Longer Tweets

Posted by Dr Davidd OBE DASc on
Category: Science/Technology/Internet25 Comments


At first we didn’t get Twitter. I think we kind of missed the boat a little there because when we did finally get it, we loved it. However, one of the things we have not liked about Twitter is the 140 character limit. Many times we have tweeted something and it is too long so we then have to edit it. We have to delete things and shorten what we have to say. It can become very difficult cramming your thoughts into a tweet but still getting your message across with the character limit – it’s a real ache. Now the answer could be at hand as Twitter is currently trialling a larger 280 character limit.

Trump Wants To Break The Internet

Posted by Edward Bear on
Category: Science/Technology/Internet16 Comments

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Here at Jammy Toast we love the internet. There is nothing more the bears love that goofing around websites looking for entertainment or some of our more serious bears doing research. However, that enjoyment just might become tainted soon as the evils of net neutrality raises its ugly head again. This week some of the internet’s most popular websites will participate in a day of action on Wednesday to oppose changes to US rules which govern net neutrality. Sites such as Netflix and Amazon are joining with civil liberty groups in a co-ordinated protest, and activists are already sharing viral content on Twitter, Reddit and Facebook in preparation.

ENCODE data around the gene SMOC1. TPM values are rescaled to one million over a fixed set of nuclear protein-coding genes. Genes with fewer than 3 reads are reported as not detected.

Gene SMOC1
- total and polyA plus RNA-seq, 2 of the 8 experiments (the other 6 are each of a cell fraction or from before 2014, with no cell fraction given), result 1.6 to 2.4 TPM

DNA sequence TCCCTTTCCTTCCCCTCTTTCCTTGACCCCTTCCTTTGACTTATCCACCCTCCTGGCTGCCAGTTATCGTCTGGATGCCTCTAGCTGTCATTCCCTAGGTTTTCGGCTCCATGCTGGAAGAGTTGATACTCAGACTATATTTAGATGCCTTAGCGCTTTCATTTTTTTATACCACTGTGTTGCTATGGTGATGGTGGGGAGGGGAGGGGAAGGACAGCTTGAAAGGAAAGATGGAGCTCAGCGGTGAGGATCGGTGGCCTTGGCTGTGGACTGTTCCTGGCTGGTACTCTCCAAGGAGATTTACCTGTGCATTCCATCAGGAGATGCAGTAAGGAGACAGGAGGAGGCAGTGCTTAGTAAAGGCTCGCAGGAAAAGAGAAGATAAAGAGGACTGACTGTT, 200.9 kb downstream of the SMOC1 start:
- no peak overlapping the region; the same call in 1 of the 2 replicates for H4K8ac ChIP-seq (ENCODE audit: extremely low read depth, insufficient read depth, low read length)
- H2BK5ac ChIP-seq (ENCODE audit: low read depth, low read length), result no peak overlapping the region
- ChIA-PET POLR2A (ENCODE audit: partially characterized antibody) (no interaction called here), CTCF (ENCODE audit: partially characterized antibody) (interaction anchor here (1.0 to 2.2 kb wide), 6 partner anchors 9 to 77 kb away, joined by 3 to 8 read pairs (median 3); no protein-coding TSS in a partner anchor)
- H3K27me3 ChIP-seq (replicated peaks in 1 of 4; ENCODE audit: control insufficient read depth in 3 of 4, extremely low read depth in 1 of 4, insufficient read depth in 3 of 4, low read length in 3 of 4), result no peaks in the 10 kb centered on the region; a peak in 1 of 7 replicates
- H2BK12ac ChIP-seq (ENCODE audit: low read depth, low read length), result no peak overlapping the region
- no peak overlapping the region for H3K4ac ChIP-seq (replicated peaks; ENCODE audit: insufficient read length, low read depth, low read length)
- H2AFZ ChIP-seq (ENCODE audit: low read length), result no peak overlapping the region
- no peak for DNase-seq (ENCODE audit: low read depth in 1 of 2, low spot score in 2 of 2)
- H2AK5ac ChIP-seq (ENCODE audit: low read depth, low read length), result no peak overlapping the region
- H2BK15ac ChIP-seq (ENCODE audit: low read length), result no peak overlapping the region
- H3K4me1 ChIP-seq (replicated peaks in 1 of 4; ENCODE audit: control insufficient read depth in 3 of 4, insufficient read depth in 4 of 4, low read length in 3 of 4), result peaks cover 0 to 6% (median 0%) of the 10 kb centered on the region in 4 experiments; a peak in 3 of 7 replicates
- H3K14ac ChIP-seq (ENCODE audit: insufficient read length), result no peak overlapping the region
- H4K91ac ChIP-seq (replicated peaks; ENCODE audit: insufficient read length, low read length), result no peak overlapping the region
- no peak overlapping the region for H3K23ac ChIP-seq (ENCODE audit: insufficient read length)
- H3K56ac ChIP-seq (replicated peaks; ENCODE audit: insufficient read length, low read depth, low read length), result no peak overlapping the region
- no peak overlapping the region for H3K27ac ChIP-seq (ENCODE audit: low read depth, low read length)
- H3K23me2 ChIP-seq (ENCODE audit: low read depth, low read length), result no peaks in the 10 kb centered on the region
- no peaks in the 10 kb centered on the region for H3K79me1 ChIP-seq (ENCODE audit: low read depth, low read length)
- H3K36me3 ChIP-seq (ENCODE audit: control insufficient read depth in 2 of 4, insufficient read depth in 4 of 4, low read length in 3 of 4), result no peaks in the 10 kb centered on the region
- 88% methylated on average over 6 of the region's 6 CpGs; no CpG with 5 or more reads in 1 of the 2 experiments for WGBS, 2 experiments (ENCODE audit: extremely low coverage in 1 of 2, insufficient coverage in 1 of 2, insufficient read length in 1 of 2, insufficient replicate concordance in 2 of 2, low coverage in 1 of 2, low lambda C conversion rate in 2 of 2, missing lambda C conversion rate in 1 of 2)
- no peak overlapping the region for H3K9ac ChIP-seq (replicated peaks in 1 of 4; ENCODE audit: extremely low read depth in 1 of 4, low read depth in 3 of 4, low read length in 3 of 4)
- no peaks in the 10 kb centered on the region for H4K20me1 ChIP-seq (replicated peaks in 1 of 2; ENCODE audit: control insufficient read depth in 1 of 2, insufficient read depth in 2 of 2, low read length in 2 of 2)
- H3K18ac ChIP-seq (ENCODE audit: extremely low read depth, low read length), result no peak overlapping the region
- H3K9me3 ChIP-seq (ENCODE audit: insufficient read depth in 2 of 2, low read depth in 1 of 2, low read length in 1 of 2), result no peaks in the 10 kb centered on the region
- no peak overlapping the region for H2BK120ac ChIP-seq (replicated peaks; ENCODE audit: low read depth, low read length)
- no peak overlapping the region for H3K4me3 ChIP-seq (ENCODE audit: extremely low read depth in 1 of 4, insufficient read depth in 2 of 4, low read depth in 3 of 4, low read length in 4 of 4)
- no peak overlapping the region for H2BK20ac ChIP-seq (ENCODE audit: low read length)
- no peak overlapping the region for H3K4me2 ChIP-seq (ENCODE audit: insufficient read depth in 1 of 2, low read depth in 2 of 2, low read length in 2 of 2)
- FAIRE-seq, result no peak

Do You Want To Pay For Twitter?

Posted by Dr Davidd OBE DASc on
Category: Science/Technology/Internet15 Comments


Twitter is considering launching a paid-for service for businesses and power users. The micro-blogging service – which has struggled to grow its user base in recent years – is carrying out surveys to “assess interest” in the idea. Paying members would get access to an enhanced version of Tweetdeck, Twitter’s souped-up interface that offers more functionality than Twitter.com. However, please understand, the company has not made any indication it is considering charging regular users of their normal service.